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USA - Digital TV - Broadcasting & IPTV Market
In the 1950s to 1970s three large privately-owned networks, ABC, CBS and NBC, claimed 90% of the US TV market with free broadcasts. The rapid spread of pay TV over cable in the 1980s broke the hegemony of the big three and by 2001 around 70% of US TV households subscribed to cable TV (CATV).
During the early 1990s Digital TV (DTV) was available via Digital Terrestrial Television (DTTV) through antenna, via digital cable and via digital satellite. In the late 1990s other delivery technologies became available, such as Digital Multimedia Broadcasting (DMB) using digital radio transmission to allow handheld devices such as mobile phones to receive TV signals, as well as network infrastructures that deliver TV over Internet Protocol (IPTV).
In particular, while the telecom sector fought the unbundling provisions of the 1996 Telecommunications Act, the CATV companies capitalised on this opportunity by digitalising their cable infrastructure, with the result that by 2006 approximately 99% of US households were passed by digital cable. By end-2009 around 87% (or just over 99 million) of US households subscribed to some form of Multichannel Video Programming Distributors (MVPD) service, predominantly cable (62% of households) and satellite TV (33% of households).
Initially, the introduction of DTV did not affect the competitive landscape in the USA with the national Free-to-Air (FTA) networks and content providers remaining as the dominant players. Acquisitions and mergers affected consumer choice more than new technologies. However, since 2000 digital technology has gradually brought about the convergence of telecommunications, broadcasting and content services, causing the market to substantially transform.
For instance, in 2000 the CATV companies launched broadband access services over their digital cable infrastructure and by end-2004 had captured around 60% of broadband subscribers. Another significant change took place in 2004/05, when the dominant cable companies began to build out digital voice telephony or Voice over Internet Protocol (VoIP) infrastructure across their footprints, enabling them to offer triple play communication services - voice, broadband Internet and DTV content - over the same cable pipeline into the home. This placed them as direct competitors to the telcos.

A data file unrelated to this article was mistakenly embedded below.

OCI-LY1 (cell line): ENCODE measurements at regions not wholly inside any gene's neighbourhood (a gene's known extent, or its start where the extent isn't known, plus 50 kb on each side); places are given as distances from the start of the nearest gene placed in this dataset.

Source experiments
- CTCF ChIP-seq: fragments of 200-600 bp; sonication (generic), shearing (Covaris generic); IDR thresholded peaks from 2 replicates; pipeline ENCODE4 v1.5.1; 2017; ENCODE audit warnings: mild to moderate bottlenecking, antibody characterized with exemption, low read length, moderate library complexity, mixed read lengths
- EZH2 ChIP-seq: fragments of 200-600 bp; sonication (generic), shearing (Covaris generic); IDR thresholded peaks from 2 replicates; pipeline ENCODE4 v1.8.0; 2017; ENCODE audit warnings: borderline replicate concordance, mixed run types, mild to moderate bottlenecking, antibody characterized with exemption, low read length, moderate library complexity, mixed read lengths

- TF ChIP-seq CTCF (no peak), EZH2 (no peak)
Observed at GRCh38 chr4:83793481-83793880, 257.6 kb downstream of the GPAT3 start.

The powerful telcos, Verizon, SBC, BellSouth and Qwest, responded by entering the broadcasting market initially through partnerships with satellite Direct Broadcasting Service (DBS) broadcasters, bundling satellite TV with the telcos’ voice and Digital Subscriber Line (DSL) broadband. The long-term telco strategy is to build fibre deep into their networks, enabling them to deliver DTV over their own broadband networks.
The telcos’ IPTV strategy is one of two broad models involving the use of IP to deliver TV or video services. The other model is one involving video services offering content for download or streaming over PCs and other connected devices. Although by early 2010 subscriber numbers to these two emerging IPTV models were still modest, IPTV is expected to have a profound change on the face of TV delivery over the years to 2015.
Video downloading continued to grow significantly during 2009 and is expected to rapidly increase its role in the overall video market during 2011-15. Rapid growth in revenues will also be driven by an increase in the amount of premium content available online and the increased penetration and speeds of broadband deployment.
Another broadband access technology which is poised to make an impact on the digital TV market is WiMAX wireless broadband. Specifically, in May 2008 Sprint Nextel and Clearwire announced that they were pooling their WiMAX assets to create a new independent company which would take the Clearwire brand name. In October Sprint-Nextel and Intel officially launched their long-awaited ‘Clear’ WiMAX network in Baltimore, Maryland.
Following a last-minute postponement in February 2009, the mandatory analogue switch-off finally occurred on 12 June 2009, taking the transition to DTV close to completion.
Despite the free-to-air networks all offering the benefits of digital TV, such as improved picture resolution and sound, interactive services, subscription programming and HDTV amongst others, nevertheless the number of free-to-air only households continues to shrink as pay-TV penetration, at over 87%, reaches some of the highest levels globally. The cable companies still retain the largest share of pay-TV subscribers, although satellite has been slowly gaining ground. However, more recently the telcos have started becoming notable participants in this market with their extensive fibre network deployments and IPTV strategies.